The virtual playground that is the gaming industry is expansive and now a mainstream interest, and 2022 will arguably be the year where this phenomenon becomes a central part of many brand marketing strategies. Not only does the typical console or PC gaming environment provide ample opportunity, but the thriving esports scene and explosion of the mobile gaming market means distinct categories and audience segmentation opportunities are there for advertisers to sink their teeth into.
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Long before Meta pitched the word ‘metaverse’ into daily parlance, gamers have been living at least partly in virtual worlds, meeting and competing with people from around the globe, investing in virtual assets and creating virtual memories.
As we see brands investing heavily in virtual spaces, gaming will likely remain a driving force in the evolution of bigger and more holistic virtual spaces. From a media perspective, gaming is now becoming a regular aspect of planning.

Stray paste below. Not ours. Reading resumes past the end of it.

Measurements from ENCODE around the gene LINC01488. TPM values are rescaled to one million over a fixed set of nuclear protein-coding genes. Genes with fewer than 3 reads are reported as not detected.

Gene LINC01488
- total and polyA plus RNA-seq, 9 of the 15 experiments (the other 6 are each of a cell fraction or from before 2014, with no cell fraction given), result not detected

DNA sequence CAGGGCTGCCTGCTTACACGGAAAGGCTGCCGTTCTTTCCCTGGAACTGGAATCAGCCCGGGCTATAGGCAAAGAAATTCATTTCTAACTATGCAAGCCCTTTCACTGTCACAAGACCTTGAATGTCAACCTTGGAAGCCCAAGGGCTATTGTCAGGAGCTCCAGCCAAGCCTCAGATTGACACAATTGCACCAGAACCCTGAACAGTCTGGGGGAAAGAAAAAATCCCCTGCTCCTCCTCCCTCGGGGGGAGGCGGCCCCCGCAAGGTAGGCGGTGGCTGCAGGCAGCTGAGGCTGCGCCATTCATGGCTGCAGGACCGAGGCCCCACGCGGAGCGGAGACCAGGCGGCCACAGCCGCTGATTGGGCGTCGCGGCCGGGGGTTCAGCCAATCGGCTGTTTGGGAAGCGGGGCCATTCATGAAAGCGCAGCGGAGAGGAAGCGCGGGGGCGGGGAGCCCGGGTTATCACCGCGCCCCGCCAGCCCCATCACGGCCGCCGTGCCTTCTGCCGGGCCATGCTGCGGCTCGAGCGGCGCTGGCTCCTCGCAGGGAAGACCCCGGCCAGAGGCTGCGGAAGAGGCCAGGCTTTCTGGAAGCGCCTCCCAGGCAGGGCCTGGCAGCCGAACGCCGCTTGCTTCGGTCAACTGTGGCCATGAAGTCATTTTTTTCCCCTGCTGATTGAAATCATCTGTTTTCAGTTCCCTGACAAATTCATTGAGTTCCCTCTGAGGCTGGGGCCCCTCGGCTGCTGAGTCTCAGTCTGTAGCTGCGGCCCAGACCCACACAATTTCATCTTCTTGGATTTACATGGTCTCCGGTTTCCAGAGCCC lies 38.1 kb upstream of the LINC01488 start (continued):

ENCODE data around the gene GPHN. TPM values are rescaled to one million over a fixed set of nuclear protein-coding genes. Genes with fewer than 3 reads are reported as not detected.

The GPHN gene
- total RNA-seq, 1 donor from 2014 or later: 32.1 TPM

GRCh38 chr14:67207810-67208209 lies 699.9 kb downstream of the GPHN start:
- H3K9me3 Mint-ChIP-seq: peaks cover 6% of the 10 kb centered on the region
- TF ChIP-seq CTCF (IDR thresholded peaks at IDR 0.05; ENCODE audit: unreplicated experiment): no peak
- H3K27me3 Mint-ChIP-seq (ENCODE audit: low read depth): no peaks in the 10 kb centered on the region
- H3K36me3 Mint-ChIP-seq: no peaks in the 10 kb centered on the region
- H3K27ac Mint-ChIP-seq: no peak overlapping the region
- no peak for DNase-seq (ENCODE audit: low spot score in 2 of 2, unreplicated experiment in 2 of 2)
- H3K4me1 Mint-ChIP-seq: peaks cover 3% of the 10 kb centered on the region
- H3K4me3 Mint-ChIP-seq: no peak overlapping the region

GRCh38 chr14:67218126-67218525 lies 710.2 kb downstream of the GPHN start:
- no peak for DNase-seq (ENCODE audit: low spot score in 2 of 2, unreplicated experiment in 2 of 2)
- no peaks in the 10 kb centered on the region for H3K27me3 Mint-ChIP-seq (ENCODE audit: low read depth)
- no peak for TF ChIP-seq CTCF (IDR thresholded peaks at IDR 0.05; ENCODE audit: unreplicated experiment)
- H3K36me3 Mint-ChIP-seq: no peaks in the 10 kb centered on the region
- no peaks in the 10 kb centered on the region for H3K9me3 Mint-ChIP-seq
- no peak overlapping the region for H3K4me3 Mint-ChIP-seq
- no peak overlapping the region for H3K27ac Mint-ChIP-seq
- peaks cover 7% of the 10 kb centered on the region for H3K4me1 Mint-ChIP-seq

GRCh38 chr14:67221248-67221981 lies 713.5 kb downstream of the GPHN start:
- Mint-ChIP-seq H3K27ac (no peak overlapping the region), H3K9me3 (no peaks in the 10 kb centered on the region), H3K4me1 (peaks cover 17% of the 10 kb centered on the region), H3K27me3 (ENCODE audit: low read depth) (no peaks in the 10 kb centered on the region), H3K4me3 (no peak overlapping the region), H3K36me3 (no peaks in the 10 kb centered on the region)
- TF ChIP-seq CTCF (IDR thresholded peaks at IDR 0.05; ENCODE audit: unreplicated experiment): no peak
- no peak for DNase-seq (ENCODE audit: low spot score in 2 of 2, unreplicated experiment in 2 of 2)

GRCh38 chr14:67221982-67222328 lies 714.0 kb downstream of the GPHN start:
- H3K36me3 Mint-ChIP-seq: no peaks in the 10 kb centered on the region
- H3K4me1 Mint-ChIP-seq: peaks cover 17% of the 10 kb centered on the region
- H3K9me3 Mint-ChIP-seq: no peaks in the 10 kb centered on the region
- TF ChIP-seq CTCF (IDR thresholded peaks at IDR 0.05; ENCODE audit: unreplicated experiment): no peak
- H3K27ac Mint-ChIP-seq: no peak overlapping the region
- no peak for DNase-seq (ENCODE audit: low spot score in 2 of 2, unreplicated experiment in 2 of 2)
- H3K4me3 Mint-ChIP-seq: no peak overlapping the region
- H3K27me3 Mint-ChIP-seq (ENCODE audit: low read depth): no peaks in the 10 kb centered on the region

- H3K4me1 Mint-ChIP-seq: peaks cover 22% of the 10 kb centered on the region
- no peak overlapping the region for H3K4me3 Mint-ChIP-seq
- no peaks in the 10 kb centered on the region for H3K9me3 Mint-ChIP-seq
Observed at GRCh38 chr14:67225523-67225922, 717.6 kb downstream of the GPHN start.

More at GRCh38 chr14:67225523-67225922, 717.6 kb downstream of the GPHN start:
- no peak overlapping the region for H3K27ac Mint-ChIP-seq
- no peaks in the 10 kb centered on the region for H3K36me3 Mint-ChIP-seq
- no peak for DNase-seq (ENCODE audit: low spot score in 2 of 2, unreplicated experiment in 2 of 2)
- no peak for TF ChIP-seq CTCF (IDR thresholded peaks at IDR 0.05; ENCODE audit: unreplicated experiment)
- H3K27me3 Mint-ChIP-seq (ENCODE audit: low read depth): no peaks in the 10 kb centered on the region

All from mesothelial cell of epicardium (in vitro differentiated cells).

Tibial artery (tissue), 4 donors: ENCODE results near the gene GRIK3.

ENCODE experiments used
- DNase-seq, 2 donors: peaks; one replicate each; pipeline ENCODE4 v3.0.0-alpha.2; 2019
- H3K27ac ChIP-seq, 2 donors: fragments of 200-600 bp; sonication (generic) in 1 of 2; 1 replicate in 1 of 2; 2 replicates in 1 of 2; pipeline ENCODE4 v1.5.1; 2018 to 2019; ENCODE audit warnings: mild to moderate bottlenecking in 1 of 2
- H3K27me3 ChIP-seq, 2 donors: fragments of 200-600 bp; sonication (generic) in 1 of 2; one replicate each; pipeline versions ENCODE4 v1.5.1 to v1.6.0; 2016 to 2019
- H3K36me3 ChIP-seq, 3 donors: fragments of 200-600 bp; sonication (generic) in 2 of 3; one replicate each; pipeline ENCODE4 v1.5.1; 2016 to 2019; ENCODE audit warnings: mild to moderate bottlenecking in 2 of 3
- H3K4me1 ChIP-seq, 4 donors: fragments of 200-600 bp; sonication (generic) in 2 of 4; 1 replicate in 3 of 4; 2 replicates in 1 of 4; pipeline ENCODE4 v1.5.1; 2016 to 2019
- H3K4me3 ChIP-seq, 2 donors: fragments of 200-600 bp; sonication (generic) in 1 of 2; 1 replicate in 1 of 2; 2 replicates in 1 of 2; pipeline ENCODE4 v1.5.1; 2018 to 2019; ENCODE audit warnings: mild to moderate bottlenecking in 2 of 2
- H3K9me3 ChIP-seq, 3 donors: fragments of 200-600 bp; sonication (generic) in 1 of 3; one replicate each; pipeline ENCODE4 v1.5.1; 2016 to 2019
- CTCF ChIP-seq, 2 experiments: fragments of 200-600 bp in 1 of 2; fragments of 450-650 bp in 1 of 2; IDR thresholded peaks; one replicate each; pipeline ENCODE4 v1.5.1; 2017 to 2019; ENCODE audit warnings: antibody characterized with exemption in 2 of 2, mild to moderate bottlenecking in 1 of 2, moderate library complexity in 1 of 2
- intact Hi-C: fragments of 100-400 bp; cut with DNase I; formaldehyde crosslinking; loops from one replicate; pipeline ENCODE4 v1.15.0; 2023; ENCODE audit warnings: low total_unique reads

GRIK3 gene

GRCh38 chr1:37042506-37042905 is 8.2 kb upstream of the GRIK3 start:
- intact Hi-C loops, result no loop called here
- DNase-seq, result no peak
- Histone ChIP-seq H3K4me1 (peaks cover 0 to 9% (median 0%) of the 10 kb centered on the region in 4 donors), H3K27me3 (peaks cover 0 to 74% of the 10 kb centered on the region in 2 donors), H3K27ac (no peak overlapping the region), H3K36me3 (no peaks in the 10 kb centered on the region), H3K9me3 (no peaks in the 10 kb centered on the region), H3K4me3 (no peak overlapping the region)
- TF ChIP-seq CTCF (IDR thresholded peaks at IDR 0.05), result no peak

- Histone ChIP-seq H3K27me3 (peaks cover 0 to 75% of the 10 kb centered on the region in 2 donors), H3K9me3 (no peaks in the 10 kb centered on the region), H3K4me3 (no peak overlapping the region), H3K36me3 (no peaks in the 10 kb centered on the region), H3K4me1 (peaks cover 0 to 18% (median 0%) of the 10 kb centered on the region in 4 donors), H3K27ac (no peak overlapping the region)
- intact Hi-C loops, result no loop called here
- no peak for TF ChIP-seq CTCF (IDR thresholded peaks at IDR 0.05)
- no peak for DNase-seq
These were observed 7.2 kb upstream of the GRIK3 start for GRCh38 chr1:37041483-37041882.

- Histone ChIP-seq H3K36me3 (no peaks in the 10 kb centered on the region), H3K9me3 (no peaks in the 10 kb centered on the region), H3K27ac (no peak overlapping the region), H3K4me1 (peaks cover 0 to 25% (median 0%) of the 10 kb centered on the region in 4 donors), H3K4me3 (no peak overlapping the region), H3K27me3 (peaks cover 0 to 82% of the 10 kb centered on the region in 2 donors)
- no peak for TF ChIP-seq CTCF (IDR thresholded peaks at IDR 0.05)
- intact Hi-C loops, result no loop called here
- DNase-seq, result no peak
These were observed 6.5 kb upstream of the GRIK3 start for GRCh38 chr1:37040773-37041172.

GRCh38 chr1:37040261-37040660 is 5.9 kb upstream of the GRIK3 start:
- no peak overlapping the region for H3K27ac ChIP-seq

Virtual media channels
In our 2022 Trends report, we explained that we expect a dramatic increase in interest from brands that are now attempting to take ownership of the online landscape and establish their own virtual brand presence.
We are still seeing brands clambering to exist within virtual environments, such as Fortnite and Roblox, as they repeatedly prove themselves as mediums for highly-successful brand partnerships.
These new highly-adaptable online games, which have vast ready-made audiences and feed off regular updates, are a golden opportunity for brands aiming to establish themselves virtually.